Thank you, Mr. Chairman. The signals with respect to economic activity in the rest of the world remain mixed. The theme that one hears in various reports from abroad is still great uncertainty, and it is the uncertainty more than anything else that seems to be looming large in the minds of other policy officials. In the package of charts that we distributed, entitled “Recent Developments in International Financial Markets,” the first chart shows exchange rate developments. In the week since you last met, the weighted average value of the dollar relative to other major currencies is down a bit, as shown in the dotted blue line in the bottom panel. And as you can see in the top panel, it’s noticeably down against the euro (the red line) and the yen (the black line). The broad dollar, a measure that brings in currencies such as the Mexican peso and the currencies of other developing countries, is shown as the black line in the bottom panel. That is back almost to where it was on March 12, the date we used as a benchmark because that was the peak in oil prices, the start of the stock market rally, and the beginning of a bit of a dollar rally.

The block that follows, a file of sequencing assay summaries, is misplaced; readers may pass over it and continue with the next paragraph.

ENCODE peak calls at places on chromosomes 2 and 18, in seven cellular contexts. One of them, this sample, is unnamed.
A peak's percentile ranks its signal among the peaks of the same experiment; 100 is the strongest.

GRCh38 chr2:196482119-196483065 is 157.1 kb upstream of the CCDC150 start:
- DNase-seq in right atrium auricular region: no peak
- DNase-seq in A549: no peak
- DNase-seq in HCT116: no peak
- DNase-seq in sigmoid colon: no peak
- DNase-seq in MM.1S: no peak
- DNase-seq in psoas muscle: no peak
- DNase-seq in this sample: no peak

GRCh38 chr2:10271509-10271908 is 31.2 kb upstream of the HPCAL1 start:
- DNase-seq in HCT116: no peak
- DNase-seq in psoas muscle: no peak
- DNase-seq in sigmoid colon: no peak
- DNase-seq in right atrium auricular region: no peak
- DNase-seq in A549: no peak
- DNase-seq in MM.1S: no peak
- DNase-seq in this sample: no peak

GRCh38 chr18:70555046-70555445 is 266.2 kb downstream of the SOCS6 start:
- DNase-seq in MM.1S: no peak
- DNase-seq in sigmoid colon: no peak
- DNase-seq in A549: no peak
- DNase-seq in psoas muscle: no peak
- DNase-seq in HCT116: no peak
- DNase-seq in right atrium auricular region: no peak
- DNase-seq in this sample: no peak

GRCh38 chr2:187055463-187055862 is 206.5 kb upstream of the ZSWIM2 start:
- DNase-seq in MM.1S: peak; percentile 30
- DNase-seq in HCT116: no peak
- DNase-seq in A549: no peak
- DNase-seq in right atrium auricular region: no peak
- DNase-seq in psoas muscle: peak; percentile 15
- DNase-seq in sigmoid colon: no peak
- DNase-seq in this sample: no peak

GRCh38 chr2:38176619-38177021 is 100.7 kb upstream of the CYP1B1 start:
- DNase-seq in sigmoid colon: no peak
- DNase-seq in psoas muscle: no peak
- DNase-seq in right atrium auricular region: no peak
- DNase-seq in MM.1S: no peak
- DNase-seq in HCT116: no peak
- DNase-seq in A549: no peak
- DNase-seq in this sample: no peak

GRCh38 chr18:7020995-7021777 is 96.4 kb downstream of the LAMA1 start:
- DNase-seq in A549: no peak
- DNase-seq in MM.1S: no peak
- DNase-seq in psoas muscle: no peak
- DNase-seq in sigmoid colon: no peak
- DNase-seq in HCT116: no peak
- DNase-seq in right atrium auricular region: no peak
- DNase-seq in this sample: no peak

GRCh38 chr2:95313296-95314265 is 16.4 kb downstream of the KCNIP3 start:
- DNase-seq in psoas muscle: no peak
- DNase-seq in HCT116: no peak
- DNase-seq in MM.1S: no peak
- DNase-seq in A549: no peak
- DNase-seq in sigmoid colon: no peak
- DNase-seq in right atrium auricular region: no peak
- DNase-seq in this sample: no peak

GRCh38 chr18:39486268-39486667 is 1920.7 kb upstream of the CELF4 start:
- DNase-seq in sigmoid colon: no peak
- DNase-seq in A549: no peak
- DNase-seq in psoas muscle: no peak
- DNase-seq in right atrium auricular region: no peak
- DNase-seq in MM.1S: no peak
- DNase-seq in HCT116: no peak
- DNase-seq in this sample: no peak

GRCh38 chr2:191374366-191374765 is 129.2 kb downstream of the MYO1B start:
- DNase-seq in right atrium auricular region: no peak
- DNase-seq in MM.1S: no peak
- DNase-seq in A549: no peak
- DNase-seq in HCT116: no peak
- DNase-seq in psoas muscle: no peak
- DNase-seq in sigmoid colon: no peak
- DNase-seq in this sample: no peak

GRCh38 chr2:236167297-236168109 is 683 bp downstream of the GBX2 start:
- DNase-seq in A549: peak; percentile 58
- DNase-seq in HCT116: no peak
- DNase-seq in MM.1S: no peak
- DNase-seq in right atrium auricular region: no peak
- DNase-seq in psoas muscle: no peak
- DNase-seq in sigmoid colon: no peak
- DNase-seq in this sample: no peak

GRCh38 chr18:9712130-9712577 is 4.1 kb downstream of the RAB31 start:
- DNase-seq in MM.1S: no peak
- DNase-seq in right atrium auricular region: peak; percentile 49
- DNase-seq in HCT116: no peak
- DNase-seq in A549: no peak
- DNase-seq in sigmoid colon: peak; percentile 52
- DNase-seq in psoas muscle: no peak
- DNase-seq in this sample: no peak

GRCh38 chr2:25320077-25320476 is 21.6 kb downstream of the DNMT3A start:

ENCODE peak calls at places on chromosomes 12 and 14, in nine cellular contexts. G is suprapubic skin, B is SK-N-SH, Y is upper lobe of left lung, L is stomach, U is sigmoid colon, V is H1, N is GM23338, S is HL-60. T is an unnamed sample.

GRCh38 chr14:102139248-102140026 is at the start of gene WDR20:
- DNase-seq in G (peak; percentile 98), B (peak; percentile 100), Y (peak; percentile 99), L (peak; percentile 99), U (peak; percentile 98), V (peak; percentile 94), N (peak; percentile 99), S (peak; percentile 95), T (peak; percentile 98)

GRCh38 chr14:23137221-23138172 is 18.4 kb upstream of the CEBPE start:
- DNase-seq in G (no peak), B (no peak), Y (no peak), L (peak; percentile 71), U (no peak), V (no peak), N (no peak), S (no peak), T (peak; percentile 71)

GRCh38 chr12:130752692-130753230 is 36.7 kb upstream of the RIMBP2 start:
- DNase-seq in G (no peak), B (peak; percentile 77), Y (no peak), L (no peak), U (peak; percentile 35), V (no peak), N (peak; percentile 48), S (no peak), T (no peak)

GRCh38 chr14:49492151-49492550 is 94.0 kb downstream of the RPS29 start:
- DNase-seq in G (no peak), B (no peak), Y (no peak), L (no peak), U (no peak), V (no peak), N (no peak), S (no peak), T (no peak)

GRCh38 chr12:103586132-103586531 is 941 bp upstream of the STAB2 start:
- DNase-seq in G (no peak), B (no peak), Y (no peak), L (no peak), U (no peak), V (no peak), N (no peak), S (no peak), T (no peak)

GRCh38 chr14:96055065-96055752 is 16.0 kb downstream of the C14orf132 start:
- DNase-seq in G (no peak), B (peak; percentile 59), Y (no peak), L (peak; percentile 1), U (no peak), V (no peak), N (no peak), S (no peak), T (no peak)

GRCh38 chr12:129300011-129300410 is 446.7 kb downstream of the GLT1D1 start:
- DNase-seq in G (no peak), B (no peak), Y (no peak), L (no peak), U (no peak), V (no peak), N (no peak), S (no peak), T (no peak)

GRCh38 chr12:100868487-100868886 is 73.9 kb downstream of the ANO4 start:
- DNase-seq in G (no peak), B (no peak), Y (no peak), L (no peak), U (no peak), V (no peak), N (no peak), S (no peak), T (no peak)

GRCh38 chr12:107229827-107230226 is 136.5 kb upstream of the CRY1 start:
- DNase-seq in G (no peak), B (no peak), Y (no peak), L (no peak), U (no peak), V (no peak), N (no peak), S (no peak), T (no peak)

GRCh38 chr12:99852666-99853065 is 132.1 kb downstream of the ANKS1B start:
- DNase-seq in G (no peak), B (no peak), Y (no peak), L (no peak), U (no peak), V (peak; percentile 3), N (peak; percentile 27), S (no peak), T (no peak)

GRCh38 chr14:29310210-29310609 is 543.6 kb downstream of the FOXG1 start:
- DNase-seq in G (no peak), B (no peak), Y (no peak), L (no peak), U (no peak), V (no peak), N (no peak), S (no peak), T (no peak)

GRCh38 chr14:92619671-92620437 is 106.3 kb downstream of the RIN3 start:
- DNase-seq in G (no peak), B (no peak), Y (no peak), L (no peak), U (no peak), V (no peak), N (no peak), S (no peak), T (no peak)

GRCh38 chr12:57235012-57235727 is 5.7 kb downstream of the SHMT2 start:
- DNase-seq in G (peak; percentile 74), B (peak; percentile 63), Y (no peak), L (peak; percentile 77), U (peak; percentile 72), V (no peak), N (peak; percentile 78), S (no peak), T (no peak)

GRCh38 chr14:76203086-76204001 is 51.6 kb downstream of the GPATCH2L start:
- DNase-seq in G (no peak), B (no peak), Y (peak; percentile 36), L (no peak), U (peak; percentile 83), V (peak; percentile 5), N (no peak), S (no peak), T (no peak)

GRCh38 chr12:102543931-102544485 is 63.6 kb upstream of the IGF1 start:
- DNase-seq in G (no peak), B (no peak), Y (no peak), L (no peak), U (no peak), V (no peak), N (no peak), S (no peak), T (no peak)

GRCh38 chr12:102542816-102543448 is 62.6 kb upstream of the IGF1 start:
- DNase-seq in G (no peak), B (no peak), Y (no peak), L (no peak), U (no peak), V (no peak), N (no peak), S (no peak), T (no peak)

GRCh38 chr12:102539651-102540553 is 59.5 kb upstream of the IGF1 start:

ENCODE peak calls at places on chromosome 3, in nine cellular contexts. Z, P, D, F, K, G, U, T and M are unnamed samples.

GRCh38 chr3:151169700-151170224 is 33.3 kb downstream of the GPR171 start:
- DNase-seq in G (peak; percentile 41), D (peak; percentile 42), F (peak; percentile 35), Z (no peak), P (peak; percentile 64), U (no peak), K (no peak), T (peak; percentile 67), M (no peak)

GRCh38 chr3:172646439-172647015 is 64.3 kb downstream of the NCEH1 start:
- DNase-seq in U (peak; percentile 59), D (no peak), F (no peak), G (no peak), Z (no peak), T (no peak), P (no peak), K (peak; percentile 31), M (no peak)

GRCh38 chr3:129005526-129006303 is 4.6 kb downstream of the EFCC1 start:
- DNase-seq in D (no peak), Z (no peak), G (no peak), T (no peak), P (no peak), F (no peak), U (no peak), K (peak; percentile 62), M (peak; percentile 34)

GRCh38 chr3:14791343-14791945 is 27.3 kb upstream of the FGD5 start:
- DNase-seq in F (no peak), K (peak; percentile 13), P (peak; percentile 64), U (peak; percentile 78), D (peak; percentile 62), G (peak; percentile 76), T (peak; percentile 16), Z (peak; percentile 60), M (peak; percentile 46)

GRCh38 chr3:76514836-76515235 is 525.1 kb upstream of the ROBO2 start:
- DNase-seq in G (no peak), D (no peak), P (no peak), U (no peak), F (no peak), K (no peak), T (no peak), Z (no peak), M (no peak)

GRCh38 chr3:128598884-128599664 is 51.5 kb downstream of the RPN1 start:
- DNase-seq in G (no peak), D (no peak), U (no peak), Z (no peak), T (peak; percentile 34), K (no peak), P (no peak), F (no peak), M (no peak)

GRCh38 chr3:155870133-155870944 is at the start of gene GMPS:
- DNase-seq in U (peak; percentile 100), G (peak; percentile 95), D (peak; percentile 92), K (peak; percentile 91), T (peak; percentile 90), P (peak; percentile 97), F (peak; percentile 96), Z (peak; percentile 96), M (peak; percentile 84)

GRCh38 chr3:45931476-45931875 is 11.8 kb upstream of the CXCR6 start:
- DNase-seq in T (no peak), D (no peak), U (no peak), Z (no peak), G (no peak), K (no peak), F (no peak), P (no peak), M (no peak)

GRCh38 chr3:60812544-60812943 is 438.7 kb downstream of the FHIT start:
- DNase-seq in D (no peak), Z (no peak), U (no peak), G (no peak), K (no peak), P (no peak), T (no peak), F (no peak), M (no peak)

A host of small bits of data have come out about economic activity abroad, though very little of that is post the onset of war. For the most part the data are mixed, but for some countries, particularly those in the euro area, they are somewhat to the soft side. The confidence surveys from the euro area, for example, were down sharply in March. In particular, the German IFO survey, which was consistent with the broader euro average and did have some responses since the outbreak of hostilities, was down substantially. Retail sales in Germany have been down. Today we got the PMI for the euro area. It was slightly above 50 in February and is now at 48.4 for March. All the components are lower, with new orders and employment actually at multiyear lows. So the picture for the euro area economy is confirming softness; whether it’s softer than in the Greenbook projection is hard to tell with only these fragments of data. We’ve also received several pieces of weak data for the United Kingdom. The picture for Japan is, if anything, perhaps slightly the other way. It’s still quite mixed but may be a bit less negative than the characterization we gave in the Greenbook. We’ve had data on household consumption in Japan that indicate positive growth. On the other hand, today we got the Tankan index of business conditions, and it was weaker than expected and painted a rather pessimistic view of the business outlook. All in all I think the data have figured a little in exchange rate moves, but I would tend to agree with Dino and Vincent that the war news more than these tidbits of economic data have moved markets around. On the whole the dollar has tended to depreciate but only by a small amount, as chart 1 shows.